“In the year 2015, I was serving as the chairperson of the Public Service Commission having been appointed to that office on Ma7 7, 2014,” the letter reads in part.
Ms Kamya and Ms Byenkya appeared before the committee and their fractious relationship played out.
“When you are a minister, you ask technical people to do the work for you,” Ms Kamya argued. “The list [of claimants] was sent to me by ULC and if there was a mistake it should have been corrected at that level and if the ad hoc committee of parliament found some issues [with the claimants] they should have asked ULC.”
Asked why Ms Byenkya, as head of ULC, was disowning the list, Ms Kamya, now the Inspector General of Government, said she held a number of meetings with the interdicted ULC accounting officer, Ms Barbara Imaryo, whose whereabouts are unknown.
Both Ms Imaryo and Byenkya were suspended by President Museveni on March 16 to pave way for investigations into allegations corruption and dubious payments causing financial loss to government. Ms Imaryo has snubbed summons to appear before the committee.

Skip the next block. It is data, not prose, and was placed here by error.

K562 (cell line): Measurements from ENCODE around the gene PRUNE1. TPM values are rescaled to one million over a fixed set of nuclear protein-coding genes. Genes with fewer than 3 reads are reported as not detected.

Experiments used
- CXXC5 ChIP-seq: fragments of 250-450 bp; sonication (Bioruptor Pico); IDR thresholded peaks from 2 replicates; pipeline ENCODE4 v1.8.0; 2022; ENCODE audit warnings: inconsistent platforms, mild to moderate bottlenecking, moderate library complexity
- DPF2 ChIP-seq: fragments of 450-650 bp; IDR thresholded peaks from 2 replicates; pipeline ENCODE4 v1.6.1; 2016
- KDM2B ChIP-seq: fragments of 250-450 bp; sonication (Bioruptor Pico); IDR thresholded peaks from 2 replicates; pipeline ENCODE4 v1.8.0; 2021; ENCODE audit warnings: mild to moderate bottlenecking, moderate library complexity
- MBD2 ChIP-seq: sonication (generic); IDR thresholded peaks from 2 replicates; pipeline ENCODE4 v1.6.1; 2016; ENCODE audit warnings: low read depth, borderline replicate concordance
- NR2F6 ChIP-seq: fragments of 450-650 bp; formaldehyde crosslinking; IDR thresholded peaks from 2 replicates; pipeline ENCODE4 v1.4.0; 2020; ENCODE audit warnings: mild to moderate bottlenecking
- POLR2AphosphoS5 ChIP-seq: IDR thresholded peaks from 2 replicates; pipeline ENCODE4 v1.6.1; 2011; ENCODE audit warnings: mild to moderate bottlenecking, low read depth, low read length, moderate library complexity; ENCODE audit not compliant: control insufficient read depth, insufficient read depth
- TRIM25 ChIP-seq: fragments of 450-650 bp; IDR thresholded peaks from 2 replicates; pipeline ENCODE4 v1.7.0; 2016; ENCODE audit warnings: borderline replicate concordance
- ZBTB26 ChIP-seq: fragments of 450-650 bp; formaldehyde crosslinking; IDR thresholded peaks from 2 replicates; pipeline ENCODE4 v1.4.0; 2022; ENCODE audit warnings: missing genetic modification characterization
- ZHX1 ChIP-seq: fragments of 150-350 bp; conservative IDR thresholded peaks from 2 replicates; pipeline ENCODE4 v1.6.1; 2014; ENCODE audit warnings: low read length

On June 8, Mr Ssenyonyi wrote to the UPDF Chief of Defence Forces seeking for information about Ms Imaryo’s whereabouts.
“The committee has also been reliably informed that she had been under guard by Military Police unit until she left the country when the investigations commenced. This was confirmed by the records in the Department of Immigration,” the letter reads in part. It is unclear if the CDF responded.
In an interview last Thursday, Mr Ssenyonyi told Daily Monitor that what is becoming clear is that there is a syndicate that has been using ULC to defraud taxpayer fund.